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Marshall ices Trojan boys, 4-1

It’s often difficult to win a hockey game when your opponent manages 20 more shots on goal. That was the case Friday night for the Worthington High School boys hockey team, which nevertheless played the visiting Marshall Tigers tough to the end in dropping a 4-1 decision.

WORTHINGTON — It’s often difficult to win a hockey game when your opponent manages 20 more shots on goal.

That was the case Friday night for the Worthington High School boys hockey team, which nevertheless played the visiting Marshall Tigers tough to the end in dropping a 4-1 decision. The Tigers and Trojans were knotted at 1-all until late in the second period, when Marshall tallied a go-ahead goal, and the visitors added a pair of scores in the third stanza — including an empty-netter with just over 30 seconds remaining.

The Tigers set the tone for the game early by controlling a majority of the contest’s opening 17 minutes, yet they had little to show for it.

After Marshall’s Braxton Meyer scored at 5:49 of the first period (assisted by Jared Reinsma), the Tigers kept the Trojans virtually shot-free. But WHS goalie Preston Thavixay — a senior playing in his last regular-season home game — was up to the challenge, stopping the other 12 shots he faced in the first.

Then, with just over a minute remaining before the intermission, junior Andrew Benson beat Marshall goalie Ezra Maurice to tie the score at 1-apiece on an assist from junior Alec Langerud.

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“Alec worked hard and went to get the puck back and made a good pass to Benson, who ripped a nice shot on net and scored,” WHS coach Tyler Nienkerk said.

The goal, which came at the 15:54 mark, made the game even despite the Tigers having outshot the Trojans 13-2.

“We settled down after a bit in the first and it felt good to get in at 1-1 after the first,” Nienkerk said. “Then we had a lot of zone time in the second, but just weren’t able to bury any.”

WHS, in fact, outshot Marshall 16-13 in the second period, but couldn’t put the puck in the net. The Trojans actually had four shots on goal in the first minute or so of the second — compared to just two in the entire first period — but came away empty-handed.

As the second intermission approached, Marshall gave Worthington a taste of its own medicine with a late-period score of its own. Sean Nwaiga capitalized on a breakaway opportunity at 15:57, beating Thavixay up close to give the Tigers the lead back.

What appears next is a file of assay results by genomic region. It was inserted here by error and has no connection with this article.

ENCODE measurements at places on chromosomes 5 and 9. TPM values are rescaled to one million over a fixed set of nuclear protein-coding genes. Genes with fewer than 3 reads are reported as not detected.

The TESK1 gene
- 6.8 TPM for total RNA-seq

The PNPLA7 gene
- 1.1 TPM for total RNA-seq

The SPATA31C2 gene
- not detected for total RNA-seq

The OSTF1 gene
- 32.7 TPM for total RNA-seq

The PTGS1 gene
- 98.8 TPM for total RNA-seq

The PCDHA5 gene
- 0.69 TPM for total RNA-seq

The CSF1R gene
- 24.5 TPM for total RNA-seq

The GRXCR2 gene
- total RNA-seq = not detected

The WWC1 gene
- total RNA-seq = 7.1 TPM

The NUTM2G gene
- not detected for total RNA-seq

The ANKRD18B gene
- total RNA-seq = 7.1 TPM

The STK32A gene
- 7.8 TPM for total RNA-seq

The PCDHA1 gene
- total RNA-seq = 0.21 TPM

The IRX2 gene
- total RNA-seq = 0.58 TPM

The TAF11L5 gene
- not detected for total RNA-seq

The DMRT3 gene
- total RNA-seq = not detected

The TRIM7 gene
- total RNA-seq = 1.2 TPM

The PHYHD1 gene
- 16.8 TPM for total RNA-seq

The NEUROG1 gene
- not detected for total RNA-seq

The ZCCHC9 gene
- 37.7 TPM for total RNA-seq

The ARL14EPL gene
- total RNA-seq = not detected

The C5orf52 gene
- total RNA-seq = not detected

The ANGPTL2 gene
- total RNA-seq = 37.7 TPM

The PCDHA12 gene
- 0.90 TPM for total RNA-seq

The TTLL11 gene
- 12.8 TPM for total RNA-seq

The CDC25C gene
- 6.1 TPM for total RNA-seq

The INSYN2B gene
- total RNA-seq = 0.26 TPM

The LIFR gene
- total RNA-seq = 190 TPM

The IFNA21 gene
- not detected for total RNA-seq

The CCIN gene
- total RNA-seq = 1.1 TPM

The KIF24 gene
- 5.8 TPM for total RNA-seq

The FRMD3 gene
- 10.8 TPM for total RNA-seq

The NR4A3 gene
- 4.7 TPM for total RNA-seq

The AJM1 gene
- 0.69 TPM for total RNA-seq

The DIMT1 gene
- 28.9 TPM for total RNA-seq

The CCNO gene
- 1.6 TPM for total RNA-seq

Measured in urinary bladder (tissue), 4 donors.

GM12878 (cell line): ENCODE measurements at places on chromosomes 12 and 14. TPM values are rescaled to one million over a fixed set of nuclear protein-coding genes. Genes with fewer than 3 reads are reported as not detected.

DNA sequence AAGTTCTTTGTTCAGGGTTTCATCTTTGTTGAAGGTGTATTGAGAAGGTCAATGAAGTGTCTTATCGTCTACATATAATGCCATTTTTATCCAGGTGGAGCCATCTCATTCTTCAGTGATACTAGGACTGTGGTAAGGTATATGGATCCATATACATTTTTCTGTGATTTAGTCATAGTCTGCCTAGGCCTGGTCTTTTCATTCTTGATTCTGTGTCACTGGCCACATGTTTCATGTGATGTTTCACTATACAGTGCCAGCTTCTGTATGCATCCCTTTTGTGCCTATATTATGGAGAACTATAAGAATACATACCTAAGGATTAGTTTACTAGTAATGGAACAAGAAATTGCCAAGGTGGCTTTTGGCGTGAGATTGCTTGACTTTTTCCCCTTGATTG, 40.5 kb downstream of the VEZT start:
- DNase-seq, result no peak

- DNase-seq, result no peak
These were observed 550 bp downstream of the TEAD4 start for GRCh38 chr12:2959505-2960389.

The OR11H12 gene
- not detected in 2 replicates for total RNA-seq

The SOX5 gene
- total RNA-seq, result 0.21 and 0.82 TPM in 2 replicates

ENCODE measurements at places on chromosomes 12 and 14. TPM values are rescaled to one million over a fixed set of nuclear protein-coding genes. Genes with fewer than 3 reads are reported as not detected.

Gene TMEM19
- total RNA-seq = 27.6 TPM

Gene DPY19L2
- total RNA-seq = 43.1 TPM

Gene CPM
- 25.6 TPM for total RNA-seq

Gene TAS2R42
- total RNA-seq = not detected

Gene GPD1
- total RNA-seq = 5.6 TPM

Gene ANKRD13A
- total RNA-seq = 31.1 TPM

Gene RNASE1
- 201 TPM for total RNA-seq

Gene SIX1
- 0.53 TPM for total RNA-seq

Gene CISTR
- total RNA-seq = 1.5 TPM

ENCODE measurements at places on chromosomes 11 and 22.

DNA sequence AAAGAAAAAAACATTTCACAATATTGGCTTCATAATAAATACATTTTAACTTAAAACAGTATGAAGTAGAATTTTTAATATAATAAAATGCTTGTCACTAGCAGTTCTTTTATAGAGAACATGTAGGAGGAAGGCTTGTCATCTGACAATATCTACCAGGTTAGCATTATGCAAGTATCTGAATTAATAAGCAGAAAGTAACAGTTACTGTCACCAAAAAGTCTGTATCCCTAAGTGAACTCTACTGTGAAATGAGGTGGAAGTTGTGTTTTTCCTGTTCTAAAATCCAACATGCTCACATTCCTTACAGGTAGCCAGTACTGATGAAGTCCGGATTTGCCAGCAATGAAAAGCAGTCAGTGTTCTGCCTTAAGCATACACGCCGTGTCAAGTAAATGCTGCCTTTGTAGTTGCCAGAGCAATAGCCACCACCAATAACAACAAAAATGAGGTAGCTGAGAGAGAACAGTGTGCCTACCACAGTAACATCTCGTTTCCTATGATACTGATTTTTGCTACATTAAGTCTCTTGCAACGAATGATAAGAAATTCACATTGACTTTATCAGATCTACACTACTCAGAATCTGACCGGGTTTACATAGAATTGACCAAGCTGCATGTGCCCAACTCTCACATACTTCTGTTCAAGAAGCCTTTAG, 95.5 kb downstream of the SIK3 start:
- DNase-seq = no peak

Though they could have gotten down, the Trojans still had plenty of fight left.

“We’d had a lot of chances, and we didn’t feel like we were out of the game just because they got that one goal,” Nienkerk said.

WHS definitely wasn’t out of it, but Marshall wasn’t done either. The Tigers wound up with an 18-6 advantage on shots on goal in the third period, with Meyer tallying his second score of the game (assists from Reinsma and Jackson Bladholm) at 9:05 for a two-goal cushion. Logan Deutz had Marshall’s final goal after Thavixay was pulled for an extra offensive attacker.

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“You can’t give up 40-something shots on goal and expect to win,” said Nienkerk, whose team was outshot 46-24 overall. “Preston gave us a chance, certainly.”

The victory for the Tigers avenged a 5-3 loss they suffered to WHS on March 6 in Marshall. The Trojans broke a 13-game losing skid with that win.

Worthington, now 3-15 on the year, is done with its regular season and will likely learn of its initial postseason opponent on Sunday afternoon.

Marshall 1 1 2 -- 4

Worthington 1 0 0 -- 1

What To Read Next
Friday night high school sports roundup:
WORTHINGTON – Injuries and fouls plagued the Worthington Trojans girl’s basketball team in a Big South Conference contest against stalwart St. Peter on Friday night. The Saints defeated the Trojans 74-53.
WORTHINGTON – The top 10 teams in Minnesota Class A high school gymnastics will be in Worthington on Saturday (Jan. 28) for the state True Team meet. Participating teams are Becker, Benson, Big Lake, Byron, Detroit Lakes, Mankato West, Melrose, New London-Spicer, St. Peter, and Worthington.
Tom Goehle, son of legendary coach Hugo Goehle, was once a star athlete at Hills-Beaver Creek High School. Now he gives back through coaching and his involvement in Fellowship of Christian Athletes.